Tag Archives: multiple personality disorder

“Dissociative Identity Disorder” by Therapy Glasgow

Broken-down house, Source https://www.flickr.com, Authors Forest and Kim Starr (CC BY-SA 3.0 United States)

This post from “Stephen” at Therapy Glasgow eloquently conveys the essence of Dissociative Identity Disorder:

“Still Like A House

Fractured?  No, curiously I feel fractured but I see myself in the mirror and I’m whole, standing still like a house.  The mirror may be fractured, but my eyes still swivel like windows in this head, guided by a nose that acts as a weather vane.  I open and close my mouth like a door and my ears sit like unoiled hinges.  But I don’t feel like a house.  I feel like a room: a room divided against itself.

Whole Not Hole

If I am whole, how come there are holes in my experience?  Not holes; they just feel like holes.  They’re no more holes than my forgetting what I had for breakfast last Tuesday is a hole.  If I decide, out of my indecision comes a need to follow a trail of breadcrumbs, walking backwards in flip-flop sandals: Shameday, Shatterday, Frightday, Thugsday, Whensday, Chewsday: vegetarian bacon that tasted like cardboard soaked in lapsang souchong.

Not Broken

Broken.  Like a wine glass washed in a lapse of concentration, snapped stem in the sink?  No, I just feel broken.  I’m no more broken than my daydream in the bubbles is a symptom of a broken mind.  I just went travelling for a second and broke a glass, not my hip…” [Continued at https://therapyglasgow.com/2019/02/02/dissociative-identity-disorder/?c=166#comment-166. ]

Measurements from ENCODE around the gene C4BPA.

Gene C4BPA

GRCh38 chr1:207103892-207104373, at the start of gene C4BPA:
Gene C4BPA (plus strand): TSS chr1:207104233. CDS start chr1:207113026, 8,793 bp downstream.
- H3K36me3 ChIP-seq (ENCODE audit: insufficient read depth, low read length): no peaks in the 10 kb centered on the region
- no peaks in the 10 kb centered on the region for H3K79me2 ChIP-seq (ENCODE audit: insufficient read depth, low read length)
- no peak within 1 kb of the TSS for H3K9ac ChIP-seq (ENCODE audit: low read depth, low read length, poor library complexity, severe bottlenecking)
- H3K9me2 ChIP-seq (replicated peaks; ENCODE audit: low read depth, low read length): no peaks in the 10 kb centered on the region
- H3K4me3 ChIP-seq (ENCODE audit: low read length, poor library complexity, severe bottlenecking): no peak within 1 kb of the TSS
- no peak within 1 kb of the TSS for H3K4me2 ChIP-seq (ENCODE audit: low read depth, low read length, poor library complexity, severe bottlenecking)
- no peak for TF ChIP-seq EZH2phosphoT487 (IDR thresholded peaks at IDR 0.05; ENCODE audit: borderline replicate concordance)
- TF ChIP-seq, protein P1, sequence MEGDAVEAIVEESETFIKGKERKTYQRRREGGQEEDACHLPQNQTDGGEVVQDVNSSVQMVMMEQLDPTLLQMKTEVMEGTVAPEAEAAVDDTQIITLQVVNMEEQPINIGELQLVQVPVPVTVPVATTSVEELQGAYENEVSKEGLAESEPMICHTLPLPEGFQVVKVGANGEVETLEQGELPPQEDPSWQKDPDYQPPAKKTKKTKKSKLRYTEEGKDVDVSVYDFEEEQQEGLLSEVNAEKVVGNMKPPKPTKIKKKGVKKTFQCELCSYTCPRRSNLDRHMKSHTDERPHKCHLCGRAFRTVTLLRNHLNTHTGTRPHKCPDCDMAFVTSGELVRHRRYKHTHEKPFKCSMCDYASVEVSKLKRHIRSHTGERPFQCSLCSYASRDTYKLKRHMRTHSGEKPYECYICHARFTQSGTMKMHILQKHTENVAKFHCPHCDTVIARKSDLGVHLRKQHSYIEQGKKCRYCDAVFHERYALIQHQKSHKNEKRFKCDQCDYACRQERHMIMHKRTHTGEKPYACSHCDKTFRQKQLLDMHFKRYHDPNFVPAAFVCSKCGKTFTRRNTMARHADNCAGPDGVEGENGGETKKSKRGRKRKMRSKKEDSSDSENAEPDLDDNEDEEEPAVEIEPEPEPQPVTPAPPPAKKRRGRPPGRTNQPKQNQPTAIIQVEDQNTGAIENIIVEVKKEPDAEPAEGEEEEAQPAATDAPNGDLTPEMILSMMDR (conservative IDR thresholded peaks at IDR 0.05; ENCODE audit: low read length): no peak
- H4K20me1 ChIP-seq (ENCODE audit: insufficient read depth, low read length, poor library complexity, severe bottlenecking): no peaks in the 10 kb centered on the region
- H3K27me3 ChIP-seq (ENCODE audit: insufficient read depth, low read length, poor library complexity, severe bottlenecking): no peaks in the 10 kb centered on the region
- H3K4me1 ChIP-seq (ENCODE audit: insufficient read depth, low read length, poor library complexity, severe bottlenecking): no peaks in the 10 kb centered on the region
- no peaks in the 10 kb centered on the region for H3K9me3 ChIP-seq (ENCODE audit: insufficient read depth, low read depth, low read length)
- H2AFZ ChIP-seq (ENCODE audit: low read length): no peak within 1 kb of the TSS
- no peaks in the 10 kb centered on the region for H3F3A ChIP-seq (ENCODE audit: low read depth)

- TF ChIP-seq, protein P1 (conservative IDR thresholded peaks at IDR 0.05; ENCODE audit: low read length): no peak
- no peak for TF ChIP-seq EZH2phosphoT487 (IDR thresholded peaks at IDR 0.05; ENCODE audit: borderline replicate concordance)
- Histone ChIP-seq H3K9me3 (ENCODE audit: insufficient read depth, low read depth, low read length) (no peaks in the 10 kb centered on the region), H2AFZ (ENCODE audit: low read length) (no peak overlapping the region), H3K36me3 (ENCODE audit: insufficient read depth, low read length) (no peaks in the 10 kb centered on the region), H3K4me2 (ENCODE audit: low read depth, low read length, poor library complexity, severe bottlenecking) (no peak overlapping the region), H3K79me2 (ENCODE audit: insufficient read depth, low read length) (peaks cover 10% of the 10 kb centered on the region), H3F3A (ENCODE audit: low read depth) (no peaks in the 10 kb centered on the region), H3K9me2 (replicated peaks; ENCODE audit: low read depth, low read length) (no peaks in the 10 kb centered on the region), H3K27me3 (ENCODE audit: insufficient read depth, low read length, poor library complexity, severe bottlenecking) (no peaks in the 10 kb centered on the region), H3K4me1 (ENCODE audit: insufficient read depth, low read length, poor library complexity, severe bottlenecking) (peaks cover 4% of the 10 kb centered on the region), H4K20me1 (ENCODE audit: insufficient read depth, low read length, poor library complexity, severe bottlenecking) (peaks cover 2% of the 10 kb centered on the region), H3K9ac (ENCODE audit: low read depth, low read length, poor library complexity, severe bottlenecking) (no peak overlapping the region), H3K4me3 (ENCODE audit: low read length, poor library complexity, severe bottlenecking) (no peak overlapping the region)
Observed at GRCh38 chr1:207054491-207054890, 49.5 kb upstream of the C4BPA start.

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Filed under Child Abuse, Child Molestation, Emotional Abuse, Neglect, Physical Abuse, Sexual Abuse

Humpty Dumpty

Illustration of Humpty Dumpty from “Denslow’s Mother Goose” by William Wallace Denslow, Source http://www.gutenberg.org/etext/18546 (Literary Work – Author’s Life plus 70 years, PD)

We tend to have little sympathy for Humpty Dumpty. What was he doing on that wall, anyway? Surely, he must have known how fragile and ungainly he was.

No one is certain of the origin of the nursery rhyme. Some have speculated that Humpty Dumpty may have been a parody of the evil (and humpbacked) King Richard III. Other possibilities have been put forward.

Whatever his origins, Humpty has found himself in a number of literary works, among them Alice Through the Looking Glass by Lewis Carroll and Finnegan’s Wake by James Joyce.

Abuse victims have a surprising amount in common with Humpty Dumpty. Our lives, like Humpty’s, were shattered by traumatic events. And we, too, may find ourselves in strange places.

The human mind is amazingly resilient.  When subjected to severe trauma it may involuntarily disconnect or dissociate from reality.  Many abuse victims describe this as “going away” – somewhere far from the pain, somewhere the abuser could not reach us.  Victims speak of leaving their bodies, watching events involving themselves from above or from a distance.

A defense mechanism, dissociation is protective, in the short term.  It can shield us from intolerably painful experiences.

Depending on the severity of our abuse, however, awareness, memory, and identity may be disrupted [1].  In extreme cases, alternate personalities (“alters”) can develop.  These may assume different physical and vocal mannerisms, even different ages, sexes, and races from one another.  They may or may not be aware of one another’s existence. Continue reading

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Filed under Child Abuse, Emotional Abuse, Neglect, Physical Abuse, Sexual Abuse